A plan was presented for a dome-enclosed facility for various sports, esp. tennis, baseball and golf. Despite details in 2008 and tentative approvals, it did not come to fruition.

Possibility of Olympic venues in the park was a major issue of discussion.

An archeological reconnaissance on Wooded Island and esp. southwest of the Museum was undertaken (had been announced and approved in 2006).



Growing Power inaugurated a community learning garden near Marquette and Cornell at the Golf Course. (orig. proposed March 2007, prelim. work that year)

Some beaver damage was reported. Beavers are usually removed out of the area. Controlled burns were held.

Problems were reported with blowing sand at underpasses and on the 57th beach boardwalk.

Smart Home Wired + Green was a highlight at the Museum.

More study was done as to whether there are hazardous remains from the Nike Base.

Predictive-modeling testing for swim bans was done at 63rd St. beach.

The Lakefront Region was dissolved and Jackson Park absorbed into the new South Region.

Archeological reconnaissance was conducted on southwest of the Museum (this one involved digging in squares) and on Wooded Island. Focus was the Columbian Exposition structure sites.

Many discussions were held about Olympic plans.

A large parks capital program was announced- the park submitted Darrow Bridge deck. Didn't happen.


A natural dune and other natural habitat, and fish habitat area were established (including removal of invasive thickets) in the 63rd St. beach area under an Army Corps program. Not all were happy with it.

Natural area replacements continued, as did the work of the Wooded Island Working Group. But much of the work proved controversial to birding and naturalist groups.

A boulder with bronze plaque honoring the role of Frederick Douglass was dedicated at the site of the Haitian Pavilion at the Columbian Exposition. A large ceremony was held on the appropriate date, May 15.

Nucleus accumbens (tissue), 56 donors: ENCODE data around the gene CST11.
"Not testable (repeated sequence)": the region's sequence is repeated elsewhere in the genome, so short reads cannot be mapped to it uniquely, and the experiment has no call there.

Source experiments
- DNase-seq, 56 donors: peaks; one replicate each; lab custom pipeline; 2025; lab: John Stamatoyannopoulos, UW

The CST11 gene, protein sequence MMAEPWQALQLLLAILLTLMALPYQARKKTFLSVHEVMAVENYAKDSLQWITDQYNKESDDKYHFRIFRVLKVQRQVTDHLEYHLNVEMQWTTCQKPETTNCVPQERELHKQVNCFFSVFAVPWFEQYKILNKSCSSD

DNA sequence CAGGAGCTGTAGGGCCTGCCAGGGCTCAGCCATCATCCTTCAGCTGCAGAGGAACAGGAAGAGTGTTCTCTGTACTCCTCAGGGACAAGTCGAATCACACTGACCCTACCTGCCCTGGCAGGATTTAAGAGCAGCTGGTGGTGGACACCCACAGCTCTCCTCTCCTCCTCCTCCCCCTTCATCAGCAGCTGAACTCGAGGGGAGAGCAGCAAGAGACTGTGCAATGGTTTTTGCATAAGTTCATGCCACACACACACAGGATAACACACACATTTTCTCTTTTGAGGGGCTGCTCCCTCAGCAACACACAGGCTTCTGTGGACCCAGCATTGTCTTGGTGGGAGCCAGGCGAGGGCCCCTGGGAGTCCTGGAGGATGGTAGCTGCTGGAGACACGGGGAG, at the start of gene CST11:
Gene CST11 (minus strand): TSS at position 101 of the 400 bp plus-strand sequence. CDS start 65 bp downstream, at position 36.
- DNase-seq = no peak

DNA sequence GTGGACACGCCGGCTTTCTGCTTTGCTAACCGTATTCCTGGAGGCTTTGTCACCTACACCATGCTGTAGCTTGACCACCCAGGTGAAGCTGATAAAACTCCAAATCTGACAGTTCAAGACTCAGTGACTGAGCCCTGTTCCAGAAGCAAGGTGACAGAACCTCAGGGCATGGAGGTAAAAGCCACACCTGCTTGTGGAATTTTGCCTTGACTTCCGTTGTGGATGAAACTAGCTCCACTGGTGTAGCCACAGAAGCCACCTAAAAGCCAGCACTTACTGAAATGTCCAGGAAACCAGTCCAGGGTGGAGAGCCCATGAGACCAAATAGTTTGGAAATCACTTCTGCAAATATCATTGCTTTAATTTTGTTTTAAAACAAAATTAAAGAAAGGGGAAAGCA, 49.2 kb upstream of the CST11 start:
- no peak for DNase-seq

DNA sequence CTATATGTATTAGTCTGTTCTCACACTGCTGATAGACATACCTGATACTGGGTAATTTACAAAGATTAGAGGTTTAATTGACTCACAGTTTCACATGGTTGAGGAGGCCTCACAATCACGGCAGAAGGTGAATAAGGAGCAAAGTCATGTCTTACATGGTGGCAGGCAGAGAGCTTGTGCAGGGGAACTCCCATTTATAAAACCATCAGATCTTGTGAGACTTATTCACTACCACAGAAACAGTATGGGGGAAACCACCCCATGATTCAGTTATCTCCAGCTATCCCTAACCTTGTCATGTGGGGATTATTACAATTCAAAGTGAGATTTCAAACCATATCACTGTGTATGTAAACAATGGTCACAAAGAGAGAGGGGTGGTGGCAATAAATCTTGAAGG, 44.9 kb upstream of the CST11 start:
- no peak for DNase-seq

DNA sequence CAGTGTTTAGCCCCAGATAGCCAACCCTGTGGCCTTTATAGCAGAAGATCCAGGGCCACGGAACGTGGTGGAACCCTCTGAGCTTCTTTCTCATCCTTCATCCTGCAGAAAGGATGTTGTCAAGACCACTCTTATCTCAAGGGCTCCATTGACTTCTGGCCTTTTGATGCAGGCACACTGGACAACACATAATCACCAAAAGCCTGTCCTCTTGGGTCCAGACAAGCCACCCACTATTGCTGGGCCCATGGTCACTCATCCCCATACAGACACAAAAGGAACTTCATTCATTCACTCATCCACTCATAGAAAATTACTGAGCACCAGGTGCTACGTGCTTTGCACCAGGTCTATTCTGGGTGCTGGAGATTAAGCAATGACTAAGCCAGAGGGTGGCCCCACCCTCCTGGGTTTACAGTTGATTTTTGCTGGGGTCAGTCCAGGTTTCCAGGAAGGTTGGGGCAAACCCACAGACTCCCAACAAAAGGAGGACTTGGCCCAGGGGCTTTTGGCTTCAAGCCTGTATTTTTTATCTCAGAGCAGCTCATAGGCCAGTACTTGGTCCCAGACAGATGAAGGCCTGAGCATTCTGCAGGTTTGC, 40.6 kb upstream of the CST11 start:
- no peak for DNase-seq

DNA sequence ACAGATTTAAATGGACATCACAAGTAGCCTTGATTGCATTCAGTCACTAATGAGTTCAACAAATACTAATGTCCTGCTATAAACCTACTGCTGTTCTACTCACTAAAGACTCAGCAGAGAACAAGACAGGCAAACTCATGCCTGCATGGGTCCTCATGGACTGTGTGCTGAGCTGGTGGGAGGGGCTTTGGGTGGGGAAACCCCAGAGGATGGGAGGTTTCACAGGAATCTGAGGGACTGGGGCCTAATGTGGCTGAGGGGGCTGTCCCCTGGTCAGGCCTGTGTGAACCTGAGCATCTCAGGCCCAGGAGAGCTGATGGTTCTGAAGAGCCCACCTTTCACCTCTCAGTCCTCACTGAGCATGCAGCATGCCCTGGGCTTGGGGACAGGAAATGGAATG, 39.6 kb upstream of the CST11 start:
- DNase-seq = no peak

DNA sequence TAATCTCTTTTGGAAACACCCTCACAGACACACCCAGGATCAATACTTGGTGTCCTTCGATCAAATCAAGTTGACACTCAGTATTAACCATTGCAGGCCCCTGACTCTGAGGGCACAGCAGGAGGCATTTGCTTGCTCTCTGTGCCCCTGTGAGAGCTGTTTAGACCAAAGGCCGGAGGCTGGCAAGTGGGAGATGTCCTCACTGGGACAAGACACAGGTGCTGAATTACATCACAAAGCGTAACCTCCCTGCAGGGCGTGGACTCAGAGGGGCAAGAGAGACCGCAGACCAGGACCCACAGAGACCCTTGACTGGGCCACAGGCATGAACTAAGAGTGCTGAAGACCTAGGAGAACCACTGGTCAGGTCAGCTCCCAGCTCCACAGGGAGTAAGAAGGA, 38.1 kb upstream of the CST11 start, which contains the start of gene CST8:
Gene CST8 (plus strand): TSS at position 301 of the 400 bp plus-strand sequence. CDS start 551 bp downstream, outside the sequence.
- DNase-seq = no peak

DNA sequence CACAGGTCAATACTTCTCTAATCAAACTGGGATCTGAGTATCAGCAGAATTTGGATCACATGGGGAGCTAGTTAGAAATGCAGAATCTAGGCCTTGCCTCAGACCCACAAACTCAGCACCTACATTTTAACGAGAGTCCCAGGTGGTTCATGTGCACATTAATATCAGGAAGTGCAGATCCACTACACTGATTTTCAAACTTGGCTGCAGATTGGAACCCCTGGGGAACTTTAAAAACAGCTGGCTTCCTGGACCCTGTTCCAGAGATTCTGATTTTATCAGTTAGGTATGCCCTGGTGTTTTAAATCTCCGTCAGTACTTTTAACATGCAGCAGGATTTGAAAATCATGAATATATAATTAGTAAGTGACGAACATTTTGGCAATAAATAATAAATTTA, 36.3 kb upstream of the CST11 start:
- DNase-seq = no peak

Controversial: plans for a soccer venue for the 2016 Olympics, location and design being changed and involving arterial street closures during the Olympics. It was rendered mute by failure of Chicago's bid. A permanent artificial soccer field was to have been included, later at least partially fulfilled by the Take the Field facility.

Large events posed management problems. There were other deteriorations in various parts of the park.

Smart Home Wired + Green continued to be a seasonal draw at the Museum.

A conservancy was formed for the Japanese Garden.
Upgrades were made at Growing Powers' community garden.

Much pruning was done in the park this year.

Lagoon level control continued to be a problem and challenged relatively new plants at the shore. Condition of Darrow Bridge continued to grow worse.

Budget cuts deeply impacted fieldhouse programs this year. Lifeguard hours were cut at the beaches.

Testing for beach and water pollution was reduced and swim bans especially at 63rd St. Beach were ongoing yearly problems and would continue for a few more years then decline.

Archeological reconnaissance continued on southwest of the Museum (this one involved digging in squares) and on Wooded Island. Focus was the Columbian Exposition structure sites.

An agreement was was made with Care of Trees for deadwood and large invasives removals on Wooded Island. JPAC shared the cost.


Care of Trees cut and removed much deadwood on Wooded Island with financial help from JPAC.

A Wooded Island Habitat Restoration Plan , based on a staged program already underway for several years and to continue, was strengthened and unveiled by the Park District. Wooded Island Working Group- a consortium of stakeholders under CPD, held a number of review-of-planning and monitoring walkthroughs on Wooded Island. There were disagreements on short and long-term objectives.
Much native planting was done.

Cleanup and planting was done in Osaka Garden under a new conservancy group, Friends of the Japanese Garden, which later became Garden of the Phoenix Foundation connected to a new Project 120.

Overgrowth reduction for security reasons was done in various sectors including along Cornell Drive.

Paid parking was introduced in Jackson Park, with much dismay and some amelioration at the 63rd pavilion at aldermanic expense.

Some park paths were repaved, particularly along Marquette Drive.

A plan for a lighted baseball field and facility was presented, with concerns expressed. The group moved on another location outside the park.